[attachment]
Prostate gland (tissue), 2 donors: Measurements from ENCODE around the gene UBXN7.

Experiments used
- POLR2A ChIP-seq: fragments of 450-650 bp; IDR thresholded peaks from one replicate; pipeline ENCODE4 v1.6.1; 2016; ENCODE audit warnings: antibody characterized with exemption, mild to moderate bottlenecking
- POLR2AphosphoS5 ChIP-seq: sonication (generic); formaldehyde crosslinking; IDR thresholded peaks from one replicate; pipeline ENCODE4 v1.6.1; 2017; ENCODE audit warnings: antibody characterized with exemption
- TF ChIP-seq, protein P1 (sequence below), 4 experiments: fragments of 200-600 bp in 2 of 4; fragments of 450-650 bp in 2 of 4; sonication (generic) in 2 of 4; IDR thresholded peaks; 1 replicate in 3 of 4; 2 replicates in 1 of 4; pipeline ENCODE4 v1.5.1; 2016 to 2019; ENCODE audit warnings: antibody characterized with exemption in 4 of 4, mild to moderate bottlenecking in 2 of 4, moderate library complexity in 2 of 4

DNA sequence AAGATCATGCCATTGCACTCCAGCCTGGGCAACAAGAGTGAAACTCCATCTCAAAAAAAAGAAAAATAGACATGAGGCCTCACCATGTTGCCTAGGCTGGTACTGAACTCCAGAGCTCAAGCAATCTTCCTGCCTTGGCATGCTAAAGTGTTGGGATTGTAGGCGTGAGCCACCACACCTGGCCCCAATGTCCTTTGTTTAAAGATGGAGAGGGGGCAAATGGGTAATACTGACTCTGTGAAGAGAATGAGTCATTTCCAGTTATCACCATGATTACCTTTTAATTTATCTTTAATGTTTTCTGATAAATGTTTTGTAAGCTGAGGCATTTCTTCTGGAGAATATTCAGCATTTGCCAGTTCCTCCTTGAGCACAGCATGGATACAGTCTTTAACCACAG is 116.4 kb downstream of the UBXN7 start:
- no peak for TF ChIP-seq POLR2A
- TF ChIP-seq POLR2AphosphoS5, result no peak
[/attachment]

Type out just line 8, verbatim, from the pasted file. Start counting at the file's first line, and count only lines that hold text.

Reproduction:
- TF ChIP-seq POLR2AphosphoS5, result no peak